Renata Tatman is the lead buyer and product developer for the gallery and shop.

“The Seattle Art Museum (SAM) originally opened in 1933, in a beautiful Art Deco building in Seattle’s Volunteer Park. SAM has since grown and now has three locations; our main museum in downtown Seattle, the Olympic Sculpture Park just north of downtown, and our Asian Art Museum that is located in SAM’s original building. As the museum expanded, so did the store with two locations, and a special exhibition store that completely changes content and theme with each new exhibition.  Products in the store reflect what a visitor might expect to see at SAM and the collection is broad; African, Asian, Australian Aboriginal, contemporary, European, early American, Native American….so much to see!”

“Our new exhibition that opened in October 2019, titled “Flesh and Blood”, is a beautiful collection of old masters from the Capodimonte museum in Naples, Italy. The theme of our special exhibition store will be “ITALY”. We have carried Rossi products before with great success, and this theme was a wonderful opportunity to really show how beautiful this Italian product line is and feature a broader selection.”

Portrait of a cardinal, Alessandro Farnese. 1509-1511. The commissioned portrait of the future pope as a cardinal by the young master Raphael opens the exhibition.

gift wraps, journals, envelopes and writing papersFlesh and Blood: Italian Masterpieces from the Capodimonte Museum offers the opportunity to experience the intense beauty of art from the 16th and 17th centuries. Forty Renaissance and Baroque works of art (39 paintings and one sculpture) by masters such as Titian and Raphael are on view.  At the core of the collection is the eminent Farnese collection formed in the sixteenth and seventeenth centuries.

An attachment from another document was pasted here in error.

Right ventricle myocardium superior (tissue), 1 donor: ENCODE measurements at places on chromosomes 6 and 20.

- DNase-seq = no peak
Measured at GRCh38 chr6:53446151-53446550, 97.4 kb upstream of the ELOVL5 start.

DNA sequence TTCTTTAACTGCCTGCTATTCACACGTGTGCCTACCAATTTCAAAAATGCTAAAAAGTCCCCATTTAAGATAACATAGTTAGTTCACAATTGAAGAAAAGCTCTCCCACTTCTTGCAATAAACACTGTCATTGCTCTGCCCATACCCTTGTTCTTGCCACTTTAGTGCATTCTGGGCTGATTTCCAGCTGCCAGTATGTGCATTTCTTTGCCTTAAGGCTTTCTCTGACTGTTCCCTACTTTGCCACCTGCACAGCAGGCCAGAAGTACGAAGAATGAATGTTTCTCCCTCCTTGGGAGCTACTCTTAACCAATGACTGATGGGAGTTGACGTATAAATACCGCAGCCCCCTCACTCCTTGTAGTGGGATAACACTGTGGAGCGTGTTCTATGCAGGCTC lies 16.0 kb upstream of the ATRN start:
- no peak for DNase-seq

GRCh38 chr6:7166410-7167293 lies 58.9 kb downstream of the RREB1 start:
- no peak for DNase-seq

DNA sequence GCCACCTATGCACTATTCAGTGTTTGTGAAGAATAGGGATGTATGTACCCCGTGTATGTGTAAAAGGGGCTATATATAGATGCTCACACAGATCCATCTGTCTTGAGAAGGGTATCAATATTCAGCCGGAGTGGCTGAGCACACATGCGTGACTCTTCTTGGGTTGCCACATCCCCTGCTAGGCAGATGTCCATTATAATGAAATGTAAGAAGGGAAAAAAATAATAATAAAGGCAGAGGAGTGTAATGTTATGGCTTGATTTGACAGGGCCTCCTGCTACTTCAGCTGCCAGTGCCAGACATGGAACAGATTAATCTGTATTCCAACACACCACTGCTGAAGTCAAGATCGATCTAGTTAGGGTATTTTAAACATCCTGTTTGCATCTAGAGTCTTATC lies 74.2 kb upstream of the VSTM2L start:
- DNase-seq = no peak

This exhibition marks the first time that this many works from the Capodimonte Museum in Naples have traveled together at the same time. The exhibit runs until January 26, 2020.

Renata continues:

We ordered a variety of gift wraps, journals, note pads, note cards, and stationary sets. My favorites are the journals made of different plant materials; hazelnut, lavender, citrus, and cherry. The notebook and small notecards with the historical illustration of an octopus are wonderful! Our Pacific Northwest clientele always appreciate a beautiful image of an octopus. Of course the Fiorenze note pads in all sizes with matching pencils are a must. Because our exhibition references Catholicism, we’ll feature a collection from the “Italian Gallery”. The notecards are of beautiful religious imagery accented with gold and will make perfect holiday cards.

Our clientele appreciate very good quality and love beautiful paper. They also like to hear the story behind a product; how it was made, the history, the inspiration. Rossi is a great example of a product that is very good quality, with a long and fascinating history.

boxed cards, notebook, stationary with decorated paper
 “Our main store in downtown Seattle has a contemporary feel with a broad range of products including books, contemporary design, hand crafted jewelry, glass and ceramics, textiles, toys, stationary, and a strong emphasis on products designed by regional artisans. We also have a variety of SAM branded products”, says Renata.

Renata is, befittingly, a true spokesperson and fan of SAM; “Come to Seattle and visit! We’d love to meet you and show you the exciting and ever changing collections at the Seattle Art Museum. Then of course you have to stop in the shop!”

rolled wrapping paper

Seattle Art Museum:

Current Exhibition:
Flesh and Blood: Italian Masterpieces from the Capodimonte Museum
Oct 17–Jan 26, Seattle Art Museum

SAAM (Seattle Asian Art Museum):

Olympic Sculpture Park: